Measurement and analysis of slipstreams for passenger trains

Del Valle Perez-Solero, Nahia (2012). Measurement and analysis of slipstreams for passenger trains. University of Birmingham. Ph.D.


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This thesis presents a new experimental technique to determine the structure of train slipstreams. The highly turbulent, non stationary nature of slipstreams make their measurement difficult and time consuming as in order to identify the trends of behaviour several passages of the train have to be made. The new technique has been developed in order to minimise considerably the measuring time. It consists of a rotating rail rig to which a 1/50th scale model of a train is attached. Flow velocities are measured using two multi-hole Cobra probes, positioned close to the sides and top of the model. Tests were carried out at different model speeds. Velocity time histories for each configuration were obtained from ensemble averages of the results of a large number of runs (of the order of 80). From these it was possible to define velocity and turbulence intensity contours along the train as well as the displacement thickness of the boundary layer, allowing a more detailed analysis of the flow. Wavelet analysis was carried out on the experimental data to reveal details of the unsteady flow structure around the vehicle. It is concluded that, although this methodology introduces some problems the results obtained with this technique are in good agreement with previous model and full scale measurements.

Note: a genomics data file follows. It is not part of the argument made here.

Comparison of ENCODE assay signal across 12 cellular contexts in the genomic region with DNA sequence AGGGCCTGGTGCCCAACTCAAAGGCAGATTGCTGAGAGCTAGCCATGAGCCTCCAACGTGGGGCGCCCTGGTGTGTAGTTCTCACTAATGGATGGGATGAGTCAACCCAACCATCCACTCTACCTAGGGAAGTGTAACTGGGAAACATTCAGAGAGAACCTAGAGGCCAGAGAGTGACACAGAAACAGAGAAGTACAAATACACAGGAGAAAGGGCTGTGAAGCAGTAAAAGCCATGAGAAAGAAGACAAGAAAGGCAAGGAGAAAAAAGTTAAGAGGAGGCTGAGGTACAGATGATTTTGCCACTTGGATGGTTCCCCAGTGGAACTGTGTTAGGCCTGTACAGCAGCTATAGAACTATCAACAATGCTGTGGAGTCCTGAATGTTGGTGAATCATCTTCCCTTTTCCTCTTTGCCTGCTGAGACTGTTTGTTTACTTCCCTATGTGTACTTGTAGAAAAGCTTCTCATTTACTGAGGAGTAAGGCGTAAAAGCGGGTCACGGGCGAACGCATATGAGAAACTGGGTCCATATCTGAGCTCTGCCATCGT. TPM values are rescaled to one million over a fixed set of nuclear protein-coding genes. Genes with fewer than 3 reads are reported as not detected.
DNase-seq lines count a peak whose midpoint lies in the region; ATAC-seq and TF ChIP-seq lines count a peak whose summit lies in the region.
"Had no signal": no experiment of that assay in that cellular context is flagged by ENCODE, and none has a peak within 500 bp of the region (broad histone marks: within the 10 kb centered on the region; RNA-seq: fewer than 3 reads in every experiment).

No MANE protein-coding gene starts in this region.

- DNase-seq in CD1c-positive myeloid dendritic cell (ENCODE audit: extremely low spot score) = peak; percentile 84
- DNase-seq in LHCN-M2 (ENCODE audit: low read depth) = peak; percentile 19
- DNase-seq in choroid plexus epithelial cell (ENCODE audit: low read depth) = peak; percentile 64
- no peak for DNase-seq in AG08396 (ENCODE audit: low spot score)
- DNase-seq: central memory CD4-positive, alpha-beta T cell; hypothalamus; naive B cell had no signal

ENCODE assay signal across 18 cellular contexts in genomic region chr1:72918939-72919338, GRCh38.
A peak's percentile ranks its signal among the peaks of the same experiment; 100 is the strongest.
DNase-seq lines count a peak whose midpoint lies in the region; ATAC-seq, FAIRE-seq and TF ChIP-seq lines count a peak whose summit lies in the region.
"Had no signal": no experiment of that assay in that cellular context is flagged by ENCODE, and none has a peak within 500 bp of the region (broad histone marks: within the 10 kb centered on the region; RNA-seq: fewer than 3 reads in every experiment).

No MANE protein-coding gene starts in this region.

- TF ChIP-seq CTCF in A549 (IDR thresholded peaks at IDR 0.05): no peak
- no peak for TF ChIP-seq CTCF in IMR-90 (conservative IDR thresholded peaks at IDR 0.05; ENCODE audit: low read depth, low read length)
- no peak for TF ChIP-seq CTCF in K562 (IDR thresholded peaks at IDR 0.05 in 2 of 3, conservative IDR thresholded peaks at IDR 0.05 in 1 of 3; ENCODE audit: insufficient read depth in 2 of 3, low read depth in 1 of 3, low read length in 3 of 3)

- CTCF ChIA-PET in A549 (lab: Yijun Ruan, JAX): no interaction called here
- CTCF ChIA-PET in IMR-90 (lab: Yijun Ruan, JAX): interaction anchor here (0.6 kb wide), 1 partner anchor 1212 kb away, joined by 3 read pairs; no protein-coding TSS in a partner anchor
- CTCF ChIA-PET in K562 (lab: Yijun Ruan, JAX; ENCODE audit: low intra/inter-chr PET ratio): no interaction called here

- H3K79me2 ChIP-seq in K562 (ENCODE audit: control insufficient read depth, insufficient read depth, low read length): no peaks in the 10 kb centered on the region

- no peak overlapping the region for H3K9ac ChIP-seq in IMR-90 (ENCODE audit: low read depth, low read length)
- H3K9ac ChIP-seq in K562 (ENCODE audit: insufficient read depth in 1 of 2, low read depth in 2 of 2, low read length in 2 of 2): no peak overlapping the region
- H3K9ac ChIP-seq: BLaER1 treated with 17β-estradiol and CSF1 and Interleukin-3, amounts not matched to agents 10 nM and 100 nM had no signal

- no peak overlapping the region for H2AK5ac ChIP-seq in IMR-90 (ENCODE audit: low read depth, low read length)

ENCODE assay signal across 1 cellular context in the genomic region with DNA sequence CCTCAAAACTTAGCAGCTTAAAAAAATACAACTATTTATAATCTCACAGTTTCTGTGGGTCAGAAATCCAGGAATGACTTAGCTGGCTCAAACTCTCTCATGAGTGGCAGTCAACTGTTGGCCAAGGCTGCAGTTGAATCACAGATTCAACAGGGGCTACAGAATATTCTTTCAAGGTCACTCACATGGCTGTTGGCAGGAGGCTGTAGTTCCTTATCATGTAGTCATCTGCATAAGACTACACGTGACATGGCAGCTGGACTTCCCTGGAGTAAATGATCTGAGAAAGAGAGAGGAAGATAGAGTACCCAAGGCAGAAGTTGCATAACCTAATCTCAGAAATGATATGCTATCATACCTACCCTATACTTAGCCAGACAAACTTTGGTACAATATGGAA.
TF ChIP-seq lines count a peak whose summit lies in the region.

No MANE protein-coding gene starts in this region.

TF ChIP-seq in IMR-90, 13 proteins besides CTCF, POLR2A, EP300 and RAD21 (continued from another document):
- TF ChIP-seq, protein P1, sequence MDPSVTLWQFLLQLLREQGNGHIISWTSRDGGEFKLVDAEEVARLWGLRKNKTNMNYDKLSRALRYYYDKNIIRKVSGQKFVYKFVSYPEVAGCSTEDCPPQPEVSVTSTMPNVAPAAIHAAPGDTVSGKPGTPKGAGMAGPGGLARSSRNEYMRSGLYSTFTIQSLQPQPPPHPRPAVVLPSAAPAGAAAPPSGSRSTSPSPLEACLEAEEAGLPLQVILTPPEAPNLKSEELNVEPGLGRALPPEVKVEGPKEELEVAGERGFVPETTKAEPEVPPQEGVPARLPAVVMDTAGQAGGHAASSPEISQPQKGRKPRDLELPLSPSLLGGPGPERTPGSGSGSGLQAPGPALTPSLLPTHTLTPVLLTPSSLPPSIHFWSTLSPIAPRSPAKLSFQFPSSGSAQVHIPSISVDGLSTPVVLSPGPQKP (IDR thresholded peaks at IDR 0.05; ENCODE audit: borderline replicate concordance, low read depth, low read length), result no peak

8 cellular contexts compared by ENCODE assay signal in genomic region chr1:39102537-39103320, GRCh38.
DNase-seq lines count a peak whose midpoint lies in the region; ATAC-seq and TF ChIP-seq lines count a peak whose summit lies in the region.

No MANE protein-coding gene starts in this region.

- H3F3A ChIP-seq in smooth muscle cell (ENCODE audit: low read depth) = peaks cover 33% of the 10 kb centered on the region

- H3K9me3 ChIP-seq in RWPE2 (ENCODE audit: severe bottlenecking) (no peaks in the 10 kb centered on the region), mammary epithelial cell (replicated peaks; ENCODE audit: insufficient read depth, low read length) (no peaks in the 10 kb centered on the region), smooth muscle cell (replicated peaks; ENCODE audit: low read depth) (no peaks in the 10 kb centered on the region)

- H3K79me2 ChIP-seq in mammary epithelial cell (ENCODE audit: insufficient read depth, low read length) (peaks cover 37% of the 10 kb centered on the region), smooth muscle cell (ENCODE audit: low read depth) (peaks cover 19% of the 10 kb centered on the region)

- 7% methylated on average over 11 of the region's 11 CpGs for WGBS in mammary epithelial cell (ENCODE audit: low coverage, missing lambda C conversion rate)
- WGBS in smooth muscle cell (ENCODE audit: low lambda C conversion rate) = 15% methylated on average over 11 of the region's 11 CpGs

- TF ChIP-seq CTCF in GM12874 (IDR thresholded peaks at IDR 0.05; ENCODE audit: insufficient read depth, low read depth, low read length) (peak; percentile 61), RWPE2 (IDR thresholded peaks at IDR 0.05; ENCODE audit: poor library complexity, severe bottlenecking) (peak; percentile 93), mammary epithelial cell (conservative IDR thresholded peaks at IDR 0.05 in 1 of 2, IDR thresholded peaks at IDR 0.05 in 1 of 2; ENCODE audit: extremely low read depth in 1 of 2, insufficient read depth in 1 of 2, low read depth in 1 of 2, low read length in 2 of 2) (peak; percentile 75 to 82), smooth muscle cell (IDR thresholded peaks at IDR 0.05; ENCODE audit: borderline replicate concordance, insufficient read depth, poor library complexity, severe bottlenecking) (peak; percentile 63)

Type of Work: Thesis (Doctorates > Ph.D.)
Award Type: Doctorates > Ph.D.
College/Faculty: Colleges (2008 onwards) > College of Engineering & Physical Sciences
School or Department: School of Engineering, Department of Electronic, Electrical and Systems Engineering
Funders: None/not applicable
Subjects: T Technology > TF Railroad engineering and operation


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